I can imagine this story originating as a bedtime conversation between a parent and a particularly imaginative child. “So there’s this brave tuba and he meets a sad banana and they join forces with a dancing giant to defeat some bullying beavers…”
Which actually just summed up the plot for you. It’s a cute, whimsical story with an uplifting message. Batty Betty by Kathryn Hast and illustrated by L.M. Phang would make a good selection for young kids heading off to school, who might be facing issues of bullying and self-acceptance for the first time.
The aforementioned tuba named Abel comes across a banana named Eve, possibly not as fresh as she once was. Abel listens to her tearful tale of a pack of mean beavers who mock and exclude anyone they find strange or imperfect, including Eve herself as well as a giant named Batty Betty who dances to the music inside of her and sprinkles confetti no one else can see.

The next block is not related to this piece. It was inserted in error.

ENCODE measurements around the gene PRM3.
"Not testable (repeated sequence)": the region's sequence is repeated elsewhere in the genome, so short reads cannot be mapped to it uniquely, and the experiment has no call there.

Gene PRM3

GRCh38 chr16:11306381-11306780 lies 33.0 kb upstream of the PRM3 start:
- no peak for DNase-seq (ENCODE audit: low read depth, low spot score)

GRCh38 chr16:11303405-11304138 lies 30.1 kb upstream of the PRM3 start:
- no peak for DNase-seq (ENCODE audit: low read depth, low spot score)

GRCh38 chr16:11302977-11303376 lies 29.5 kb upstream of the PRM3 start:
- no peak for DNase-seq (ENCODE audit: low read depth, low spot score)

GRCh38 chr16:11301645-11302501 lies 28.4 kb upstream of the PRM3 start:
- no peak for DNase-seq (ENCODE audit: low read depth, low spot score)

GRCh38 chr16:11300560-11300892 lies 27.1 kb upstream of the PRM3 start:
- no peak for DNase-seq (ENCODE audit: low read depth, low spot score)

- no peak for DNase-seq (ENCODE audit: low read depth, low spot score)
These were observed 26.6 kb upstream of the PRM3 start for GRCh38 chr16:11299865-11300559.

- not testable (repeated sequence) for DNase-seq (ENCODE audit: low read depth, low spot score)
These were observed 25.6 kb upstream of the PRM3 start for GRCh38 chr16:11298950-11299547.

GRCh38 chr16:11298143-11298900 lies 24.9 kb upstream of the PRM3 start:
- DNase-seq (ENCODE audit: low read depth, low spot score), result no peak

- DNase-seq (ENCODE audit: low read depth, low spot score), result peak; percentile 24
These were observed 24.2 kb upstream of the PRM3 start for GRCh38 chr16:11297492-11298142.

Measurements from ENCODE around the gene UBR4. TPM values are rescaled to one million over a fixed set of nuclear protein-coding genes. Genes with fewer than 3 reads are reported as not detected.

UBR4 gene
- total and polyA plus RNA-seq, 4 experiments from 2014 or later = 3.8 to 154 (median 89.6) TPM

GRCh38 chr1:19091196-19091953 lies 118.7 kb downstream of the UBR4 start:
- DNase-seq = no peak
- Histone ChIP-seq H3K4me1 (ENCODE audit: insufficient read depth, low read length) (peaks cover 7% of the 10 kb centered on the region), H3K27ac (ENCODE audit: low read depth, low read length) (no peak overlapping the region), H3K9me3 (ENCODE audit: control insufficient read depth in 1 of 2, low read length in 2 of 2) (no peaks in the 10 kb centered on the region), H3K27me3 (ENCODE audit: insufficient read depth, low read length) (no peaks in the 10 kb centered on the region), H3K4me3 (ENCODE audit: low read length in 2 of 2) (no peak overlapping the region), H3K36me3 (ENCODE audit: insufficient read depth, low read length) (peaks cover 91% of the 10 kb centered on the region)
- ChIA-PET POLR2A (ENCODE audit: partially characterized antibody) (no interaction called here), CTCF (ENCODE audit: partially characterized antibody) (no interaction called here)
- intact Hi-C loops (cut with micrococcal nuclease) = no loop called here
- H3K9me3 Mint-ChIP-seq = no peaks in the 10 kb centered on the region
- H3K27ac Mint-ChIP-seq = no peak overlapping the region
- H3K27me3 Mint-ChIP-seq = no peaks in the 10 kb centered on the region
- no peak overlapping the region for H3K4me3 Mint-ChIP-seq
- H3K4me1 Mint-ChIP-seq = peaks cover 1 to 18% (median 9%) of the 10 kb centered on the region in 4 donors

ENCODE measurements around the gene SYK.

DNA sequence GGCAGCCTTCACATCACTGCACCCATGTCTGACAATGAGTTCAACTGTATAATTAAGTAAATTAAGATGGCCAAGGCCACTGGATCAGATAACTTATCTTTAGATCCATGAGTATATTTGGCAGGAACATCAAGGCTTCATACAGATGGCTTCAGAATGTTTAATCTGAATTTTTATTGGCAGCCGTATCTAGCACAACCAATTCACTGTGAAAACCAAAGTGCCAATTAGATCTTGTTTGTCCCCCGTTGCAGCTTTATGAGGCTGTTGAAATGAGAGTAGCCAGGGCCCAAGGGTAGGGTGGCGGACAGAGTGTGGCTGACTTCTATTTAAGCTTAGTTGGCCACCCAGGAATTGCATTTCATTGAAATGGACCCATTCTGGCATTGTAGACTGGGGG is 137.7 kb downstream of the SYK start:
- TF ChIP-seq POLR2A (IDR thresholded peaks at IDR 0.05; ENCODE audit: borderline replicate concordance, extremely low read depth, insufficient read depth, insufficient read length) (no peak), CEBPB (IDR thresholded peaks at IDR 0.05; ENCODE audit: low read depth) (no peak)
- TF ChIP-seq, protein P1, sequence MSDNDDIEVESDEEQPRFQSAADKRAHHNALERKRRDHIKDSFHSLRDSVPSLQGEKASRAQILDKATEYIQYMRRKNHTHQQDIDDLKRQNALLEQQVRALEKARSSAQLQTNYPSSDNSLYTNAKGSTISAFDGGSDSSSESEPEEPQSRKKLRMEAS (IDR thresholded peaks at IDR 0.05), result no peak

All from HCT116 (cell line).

Abel helps his new friends stand up to the nefarious beavers, getting a little bent out of shape in the process, but never wavering in his convictions. “Because bent is never broken, in fact bent is what life is.”
I’m not sure how I feel about the illustrations. The choice of an extremely limited and subdued color palette of yellow-green-brown combined with an un-outlined drawing style is obviously meant to stand out from the more garish colors of typical children’s books. It does lend the book a signature style, but the results can be a little muddy and underwhelming in places.
Aside from that, this is a solid tale that will show kids the importance of inclusion and allowing others to shine in their own particular, often batty ways.
Batty Betty is available from Lulu Books.